1. Hello great article! I really like this way of composting dog poop.

    I use a different way to compost dog poop for many years now that works as well very well!

    Worms convert dog poop into plant food.

    ———-
    Dealing with dog waste is probably one of the things every dog owner dreads!
    There are indeed millions of nicer topics to talk about than dog waste or dog shit (sorry for using that word but it is what it is)!
    But lets face it every proud owner of a German Shepherd, Jack Russel, Husky or any other breed will have to make a plan to get rid of his or her best friends waste.
    After all dog feces can be annoying, smelly and even the cause of disease. There are a lot of bacteria in dog waste including E. coli, and salmonella.

    Probably the most common way to deal with dog waste is to send the children into the garden or backyard on a regular basis to scoop up the smelly piles and throw them into the rubbish bin.
    This way we get rid of the problem in our backyard but the animal waste would still be dumped on the municipal landfill sites and pose a threat to the communal health.

    A much better way to deal with dog waste is to use earthworms or better composting worms to convert the dog shit into nutrient rich worm castings.
    Dog shit, is in an excellent food source for earthworms. Worms don’t have teeth and can only feed on soft decomposing materials.

    We have a worm bin or as I call it a “Pet poop com-poster” in the backyard that has been running
    exclusively on dog poop for close to 9 years now.

    The worms seem to be happy and their breeding activity in those worm bins is exceptional.
    Some of the benefits of using compost worms to recycle your dog poop are:
    ———-
    • No bad odors in the back yard or garden (healthy worm bins never smell)
    • Reduction of waste rotting on landfill sites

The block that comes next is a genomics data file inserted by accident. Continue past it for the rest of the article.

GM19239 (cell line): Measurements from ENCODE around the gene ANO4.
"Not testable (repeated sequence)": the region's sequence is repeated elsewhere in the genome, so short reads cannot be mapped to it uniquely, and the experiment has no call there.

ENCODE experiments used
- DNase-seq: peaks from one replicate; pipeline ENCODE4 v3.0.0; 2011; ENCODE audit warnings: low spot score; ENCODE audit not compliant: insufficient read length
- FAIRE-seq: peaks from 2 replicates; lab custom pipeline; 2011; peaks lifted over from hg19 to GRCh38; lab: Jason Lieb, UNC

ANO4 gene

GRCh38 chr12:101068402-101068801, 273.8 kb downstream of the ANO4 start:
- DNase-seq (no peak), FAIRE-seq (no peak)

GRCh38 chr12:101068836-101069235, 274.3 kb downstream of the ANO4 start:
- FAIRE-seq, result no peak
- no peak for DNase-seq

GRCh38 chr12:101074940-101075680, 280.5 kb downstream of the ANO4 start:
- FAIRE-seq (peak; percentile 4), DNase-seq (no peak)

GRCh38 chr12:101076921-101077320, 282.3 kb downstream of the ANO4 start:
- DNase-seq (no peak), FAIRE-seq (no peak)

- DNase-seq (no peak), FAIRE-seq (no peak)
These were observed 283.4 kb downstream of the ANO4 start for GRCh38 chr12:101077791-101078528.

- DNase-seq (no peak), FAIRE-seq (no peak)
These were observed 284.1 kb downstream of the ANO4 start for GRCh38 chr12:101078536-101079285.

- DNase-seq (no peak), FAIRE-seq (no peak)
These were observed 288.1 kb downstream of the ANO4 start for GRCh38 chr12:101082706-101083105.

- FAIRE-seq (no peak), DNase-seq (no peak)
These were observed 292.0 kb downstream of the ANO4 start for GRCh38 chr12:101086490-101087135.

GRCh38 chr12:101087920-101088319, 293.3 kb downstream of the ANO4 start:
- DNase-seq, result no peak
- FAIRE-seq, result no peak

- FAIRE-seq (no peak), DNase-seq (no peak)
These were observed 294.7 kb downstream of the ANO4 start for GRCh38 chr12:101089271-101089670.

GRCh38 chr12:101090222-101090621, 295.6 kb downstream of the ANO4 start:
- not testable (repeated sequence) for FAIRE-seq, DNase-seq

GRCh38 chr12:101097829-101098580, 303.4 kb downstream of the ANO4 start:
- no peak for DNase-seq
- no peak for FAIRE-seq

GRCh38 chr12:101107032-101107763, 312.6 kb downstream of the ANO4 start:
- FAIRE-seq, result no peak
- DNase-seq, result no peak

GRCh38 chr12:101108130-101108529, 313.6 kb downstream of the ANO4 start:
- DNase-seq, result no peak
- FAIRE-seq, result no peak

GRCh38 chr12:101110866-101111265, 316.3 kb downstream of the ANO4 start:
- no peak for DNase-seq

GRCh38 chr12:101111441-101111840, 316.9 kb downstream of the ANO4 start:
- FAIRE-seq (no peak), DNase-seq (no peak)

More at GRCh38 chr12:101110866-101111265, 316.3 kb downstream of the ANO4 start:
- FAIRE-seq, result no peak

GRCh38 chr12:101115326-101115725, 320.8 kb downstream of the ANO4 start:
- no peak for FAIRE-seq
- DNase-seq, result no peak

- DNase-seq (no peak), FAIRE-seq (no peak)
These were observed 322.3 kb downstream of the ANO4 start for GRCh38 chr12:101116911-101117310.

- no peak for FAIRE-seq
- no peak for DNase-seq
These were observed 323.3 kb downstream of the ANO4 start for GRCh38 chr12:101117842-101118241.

• Constant production of worms that will recycle organic waste

    • Constant supply of fat worms for freshwater fishing
    • Constant production of worms that can be sold for extra income
    • Production of worm castings which can be used to fertilize flowers, trees and lawns, but should not be used to feed fruit and vegetables.
    ———-
    To get started you first will have to buy or build a worm bin.

    Then get hold of some earth worms for breeding stock.
    The most popular worms are Eisenia Fetida worms, commonly known as compost worms, red worms or red wigglers.

    If you can’t get them, then use European Night crawlers. They will work well too.

    Depending on the size of your dogs, you should add at least 500 to 1000 worms to the worm bin.
    The bigger your worm bin the more worms you can add. Worms tend to grow bigger if they don’t feel crowded.

    If you want to find out how you can set up a worm farm to recycle dog waste follow the attached link to find all the free information you will need.

    ———-
    Note: we have worked with dog waste for many years now and never had any health issues but it is a good practice to either wear rubber gloves or use a plastic bag when scooping up the dog feces.

    kind regards

    Stephan